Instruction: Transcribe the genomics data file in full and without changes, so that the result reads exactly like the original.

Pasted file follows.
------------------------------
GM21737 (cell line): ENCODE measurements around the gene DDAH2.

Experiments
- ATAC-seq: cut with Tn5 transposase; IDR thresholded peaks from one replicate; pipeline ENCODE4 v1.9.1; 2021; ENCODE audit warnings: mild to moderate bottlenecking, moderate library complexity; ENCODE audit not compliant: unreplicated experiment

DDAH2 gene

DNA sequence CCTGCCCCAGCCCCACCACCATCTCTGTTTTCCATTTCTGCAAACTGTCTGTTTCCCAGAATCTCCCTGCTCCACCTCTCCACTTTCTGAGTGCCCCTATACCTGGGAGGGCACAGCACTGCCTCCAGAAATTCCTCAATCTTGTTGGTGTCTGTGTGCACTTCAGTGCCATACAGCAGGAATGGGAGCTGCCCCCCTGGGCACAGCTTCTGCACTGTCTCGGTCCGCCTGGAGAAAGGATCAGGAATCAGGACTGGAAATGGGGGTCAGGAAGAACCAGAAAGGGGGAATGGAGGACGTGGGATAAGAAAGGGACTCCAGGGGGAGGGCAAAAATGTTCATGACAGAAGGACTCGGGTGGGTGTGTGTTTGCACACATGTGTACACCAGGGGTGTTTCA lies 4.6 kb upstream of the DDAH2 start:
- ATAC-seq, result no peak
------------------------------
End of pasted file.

GM21737 (cell line): ENCODE measurements around the gene DDAH2.

Experiments
- ATAC-seq: cut with Tn5 transposase; IDR thresholded peaks from one replicate; pipeline ENCODE4 v1.9.1; 2021; ENCODE audit warnings: mild to moderate bottlenecking, moderate library complexity; ENCODE audit not compliant: unreplicated experiment

DDAH2 gene

DNA sequence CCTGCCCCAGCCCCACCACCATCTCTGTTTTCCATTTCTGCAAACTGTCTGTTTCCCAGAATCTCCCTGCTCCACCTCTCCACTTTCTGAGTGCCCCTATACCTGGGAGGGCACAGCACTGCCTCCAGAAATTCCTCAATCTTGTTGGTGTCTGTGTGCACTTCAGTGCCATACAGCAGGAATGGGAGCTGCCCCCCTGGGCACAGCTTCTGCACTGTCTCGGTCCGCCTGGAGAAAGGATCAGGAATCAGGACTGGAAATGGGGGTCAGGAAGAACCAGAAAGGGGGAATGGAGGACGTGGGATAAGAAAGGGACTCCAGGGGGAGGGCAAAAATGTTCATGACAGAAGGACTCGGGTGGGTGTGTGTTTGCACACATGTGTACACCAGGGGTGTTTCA lies 4.6 kb upstream of the DDAH2 start:
- ATAC-seq, result no peak